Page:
The return of industrial strategy, at last…


British business suffers from a crisis of radical uncertainty: a world – described by John Kay and Mervyn King in their recent book – in which decision making is blinded by a fog of such density that forward movement, through investment, is extremely difficult. 

The fog of uncertainty owes much to a combination of the pandemic and Brexit and the toxic political debates around both.

So what is to be done? The pandemic is lifting with an operational vaccine. For better or worse, the form of Brexit is now known and we will all have to make the best of it.  What would now help improve the business environment is a clear policy framework to aid long-term investment decisions, shared by government and the private sector.

During the last decade, and before, with varying levels of commitment, there has been an industrial strategy designed to support that long-term collaborative approach and focusing on technological innovation and international competitiveness in key sectors. It has worked reasonably well and enjoyed cross-party support. It is now time to revive and energise the process.

There was a time when industrial strategy was dismissed as ‘picking winners’ and there was a belief that market forces were not just necessary but sufficient. Few now believe that. Strategy is better than random, reactive intervention. There are recognised market failures in the UK in the supply of adequate training, the conversion of research into commercial innovation, and the provision of long-term patient capital.

Moreover. there are many instances where active governments have been able to act in a genuinely entrepreneurial role generating productivity raising innovation on a scale beyond the capacity of the private sector alone.

In some cases, as in Korea or Singapore (or on a bigger scale in China) the state is very prescriptive in setting priorities. Elsewhere, as in Israel or the United States, the government’s role in supporting R & D and defence-related industries, and its role in procurement, has been highly effective also.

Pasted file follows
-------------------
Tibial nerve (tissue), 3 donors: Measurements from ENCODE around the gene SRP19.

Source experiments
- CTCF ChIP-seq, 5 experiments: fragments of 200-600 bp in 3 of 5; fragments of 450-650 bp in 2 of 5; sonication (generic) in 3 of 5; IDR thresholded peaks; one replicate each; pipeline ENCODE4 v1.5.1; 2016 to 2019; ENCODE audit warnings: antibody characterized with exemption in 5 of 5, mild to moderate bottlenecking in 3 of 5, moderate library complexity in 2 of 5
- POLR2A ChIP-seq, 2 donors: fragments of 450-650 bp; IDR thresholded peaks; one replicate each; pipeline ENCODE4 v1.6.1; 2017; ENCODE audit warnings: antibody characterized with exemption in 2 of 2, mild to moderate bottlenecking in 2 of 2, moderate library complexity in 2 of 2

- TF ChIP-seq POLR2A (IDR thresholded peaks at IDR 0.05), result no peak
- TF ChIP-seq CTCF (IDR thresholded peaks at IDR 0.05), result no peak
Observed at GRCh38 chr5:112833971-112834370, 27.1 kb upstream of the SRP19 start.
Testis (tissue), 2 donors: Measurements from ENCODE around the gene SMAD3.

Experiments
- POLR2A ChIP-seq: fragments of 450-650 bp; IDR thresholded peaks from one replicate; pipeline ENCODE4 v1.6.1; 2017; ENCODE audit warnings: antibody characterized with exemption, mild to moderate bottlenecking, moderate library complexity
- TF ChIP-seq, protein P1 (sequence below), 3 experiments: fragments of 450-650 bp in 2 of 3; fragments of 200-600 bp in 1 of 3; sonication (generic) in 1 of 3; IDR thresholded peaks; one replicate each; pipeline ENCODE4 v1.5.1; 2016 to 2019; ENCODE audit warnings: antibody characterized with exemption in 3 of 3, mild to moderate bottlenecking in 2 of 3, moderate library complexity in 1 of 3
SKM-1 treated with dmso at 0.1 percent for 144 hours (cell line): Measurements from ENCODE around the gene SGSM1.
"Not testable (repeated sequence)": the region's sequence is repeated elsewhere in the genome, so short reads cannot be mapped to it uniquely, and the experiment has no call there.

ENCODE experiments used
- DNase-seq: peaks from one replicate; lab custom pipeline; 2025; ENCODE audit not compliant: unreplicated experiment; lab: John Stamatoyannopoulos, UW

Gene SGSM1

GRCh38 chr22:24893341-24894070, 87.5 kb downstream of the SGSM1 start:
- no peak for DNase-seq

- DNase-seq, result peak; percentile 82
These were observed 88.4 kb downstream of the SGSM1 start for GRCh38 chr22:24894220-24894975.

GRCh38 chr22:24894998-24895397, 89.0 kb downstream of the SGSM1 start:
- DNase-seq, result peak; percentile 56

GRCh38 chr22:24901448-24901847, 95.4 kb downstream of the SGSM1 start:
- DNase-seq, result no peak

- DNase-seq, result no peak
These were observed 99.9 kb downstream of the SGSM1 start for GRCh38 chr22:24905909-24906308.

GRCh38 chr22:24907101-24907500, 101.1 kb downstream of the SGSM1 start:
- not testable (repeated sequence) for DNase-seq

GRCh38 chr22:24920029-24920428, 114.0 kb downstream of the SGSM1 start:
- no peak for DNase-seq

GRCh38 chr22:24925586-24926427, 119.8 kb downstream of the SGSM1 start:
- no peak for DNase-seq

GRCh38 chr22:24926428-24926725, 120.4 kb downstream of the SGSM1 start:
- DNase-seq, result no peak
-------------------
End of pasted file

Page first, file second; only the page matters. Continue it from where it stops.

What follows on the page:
When I launched an industrial strategy earlier in the decade I borrowed ideas from my predecessors, Peter Mandelson and Michael Heseltine, and, when the coalition ended, Theresa May’s government built constructively, through Greg Clark, on what it inherited. I would hope that this government can learn to do the same. There is no need to reinvent the wheel.

The overriding objective should be clear: to raise productivity and to ensure that the economic growth which it generates is sustainable, through ‘green’ technologies.

The mechanisms are also clear: tax policies which incentivise innovation along with support from the Catapult network and the Challenge Fund; catalysts for commercial funding as with the British Business Bank, a revived Green Investment Bank (foolishly sold off for cash generation) and a revived Regional Growth Fund; a strategic approach to government procurement, developing local supply chains; and some attempt to integrate the Strategy with infrastructure planning, notably broadband, and Britain’s hitherto failing policies on training and continuing education.

Many of these activities apply to the whole economy: so-called ‘horizontal’ measures. Others are ‘vertical’: sector specific. There are already in place some sectoral partnerships for automobiles, aerospace, offshore wind and railway supply chains, creative industries and others. The fierce structural changes forced by the pandemic and by Brexit will throw up other priorities.

There is a difficult balance to be struck between an industrial strategy which is so loose and inoffensive that it is a mere set of talking shops, wasting time and resources, and so tight and aggressive that government is leaning to ‘command and control’. As of now, the former is a bigger danger than the latter.

To counter the danger of being ineffectual, the industrial strategy needs to have a stronger institutional basis. At present, there is a council presiding over it chaired by Andy Haldane of the Bank of England: a suitably impressive figure, but in a role that lacks authority and status.

The governance of the Bank of England, which has a strong statutory underpinning and operational independence should perhaps be a model for a body supporting the real economy as much as one dealing with the control of inflation and financial regulation. I am always suspicious of trying to solve issues by institutional tinkering but in this case some strengthening is required.

Then there is the issue of resources, Intelligently directed public sector investment through the industrial strategy could have multiplier effects if it incentivises private investment and long term productivity benefits for the economy.

But, with the Treasury showing signs of panic over the scale of government borrowing, there is an obvious risk that short term political priorities will prevail. But if the government is to persuade business that it is serious about sustainable growth it will need to put its money where its mouth is.

The Rt Hon Sir Vince Cable is the former Business Secretary, and author of The Return of Industrial Strategy, a Radix policy paper.

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Radix is the radical centre think tank. We welcome all contributions which promote system change, challenge established notions and re-imagine our societies. The views expressed here are those of the individual contributor and not necessarily shared by Radix.

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